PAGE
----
• In 1990, Sara Sklaroff, lately of S. News & World Report, was paired with the future novelist Jennifer Weiner (“Hungry Heart,” “All Fall Down,” “Good in Bed”).
  • Richard M. Preston (who lives in Hopewell), author of many books — of fiction and mostly of fact, including “The Hot Zone” — was paired in 1979 with Eric Schlosser, author of such investigative non-fiction books as “Command and Control” and “Fast Food Nation.”
  • Joel Achenbach, of the Washington Post, and Lisa Belkin of the New York Times, profiled each other in 1982.
  • Also in the same class in 1982, Barton Gellman (Washington Post, author of a book on Dick Cheney – “Angler: The Cheney Vice Presidency” – interviewed Lawrence Otis Graham, author of 14 books of non-fiction including “Member of the Club” and “Our Kind of People:  Inside America’s Black Upper Class.”

“Four former students mentioned above — Remnick, Gellman, Achenbach, and Belkin — are among seven who have returned to Princeton University as visiting professors in our program. And I don’t mind advancing the hope that Elisabeth Cohen and Kushanava “Kush” Choudhury may one day do the same,” said Professor McPhee.

I knew I was going to be impressed by the legendary introducer, but had no idea I was going to be awed by the two presenters. Elisabeth Cohen wrote a humorous, fast-paced novel about a hard-charging, angst-filled Silicon Valley executive, who also is a working mother of two children. Professor McPhee called it a 21st-century comedic digital satire – “broad, farcical, subtle, and serious.”  The seriousness for me has been underscored by the brilliant description of anxiety and stress I see in my daughter and nieces and in my younger self, who even through earning far, far fewer dollars than the novel’s protagonist, are still plagued by the same working-mother conflicts and fears and insecurities.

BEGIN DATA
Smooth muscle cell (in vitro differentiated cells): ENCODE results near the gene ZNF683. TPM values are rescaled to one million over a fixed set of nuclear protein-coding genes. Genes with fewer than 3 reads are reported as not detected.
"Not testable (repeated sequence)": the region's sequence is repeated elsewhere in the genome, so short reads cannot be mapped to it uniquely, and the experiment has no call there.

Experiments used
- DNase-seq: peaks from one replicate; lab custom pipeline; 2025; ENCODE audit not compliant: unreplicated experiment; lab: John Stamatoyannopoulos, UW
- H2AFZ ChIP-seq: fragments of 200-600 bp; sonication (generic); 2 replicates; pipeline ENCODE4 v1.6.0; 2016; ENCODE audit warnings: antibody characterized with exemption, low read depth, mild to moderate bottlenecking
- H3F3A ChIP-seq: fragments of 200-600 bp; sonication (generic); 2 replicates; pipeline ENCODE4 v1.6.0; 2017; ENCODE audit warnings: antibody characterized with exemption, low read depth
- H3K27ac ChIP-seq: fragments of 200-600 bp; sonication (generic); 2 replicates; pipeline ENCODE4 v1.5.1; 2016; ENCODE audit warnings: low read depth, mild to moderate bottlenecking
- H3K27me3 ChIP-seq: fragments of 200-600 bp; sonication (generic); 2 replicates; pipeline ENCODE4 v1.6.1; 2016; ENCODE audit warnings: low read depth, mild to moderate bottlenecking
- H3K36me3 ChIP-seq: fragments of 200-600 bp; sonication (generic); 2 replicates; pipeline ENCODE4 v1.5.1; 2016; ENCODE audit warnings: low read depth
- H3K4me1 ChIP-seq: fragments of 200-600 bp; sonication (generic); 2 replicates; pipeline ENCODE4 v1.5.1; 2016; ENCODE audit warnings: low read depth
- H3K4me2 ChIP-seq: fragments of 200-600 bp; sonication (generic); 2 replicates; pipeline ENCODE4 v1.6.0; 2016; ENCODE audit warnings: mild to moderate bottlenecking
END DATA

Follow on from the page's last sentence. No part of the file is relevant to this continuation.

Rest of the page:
A trip to Calcutta, India, never has made it on my bucket list. After reading most of “The Epic City,” however, I am thinking of adding a number four to my bucket list.  According to a recent review in The Observer, The Epic City” is a “wonderful, beautifully written and even more beautifully observed love letter to Calcutta’s greatness: to its high culture, its music and film, its festivals, its people, its cuisine, its urban rhythms and, above all, to its rooted Bengaliness. At a time when so many brilliant Indians – and perhaps particularly the hyper-educated Bengalis – are leaving India to find employment abroad, Mr. Choudhury… brought up in New Jersey (highland Park where my granddaughter , a future US president currently lives), headed in the opposite direction, to the place he thinks of as his real home.” (William Dalrymple’s  27 August 2017 review in The Observer.

I can only fantasize about my future partner in a John McPhee writing class. After all, Hemmingway might have been paired with a Hersh. But it makes me a little nervous, because Professor McPhee, in addition to requiring the essays, also suggests that “to enrich the reporting material, the paired students are instructed to show their profilees their favorite places on the campus other than a dorm room.  Daniel Xu liked scaling university buildings and walking around on roofs.  He led Kristi Yeung to the roof of Dillon Gym, and she did not flinch.  That was in 2012.  Back on earth, the relationship endured. Their current address is in Philadelphia.”

I am not cut out for walking on roofs (that would ensure my never surviving to see my granddaughter as president) but could tolerate a more grounded tour of the university’s gargoyles.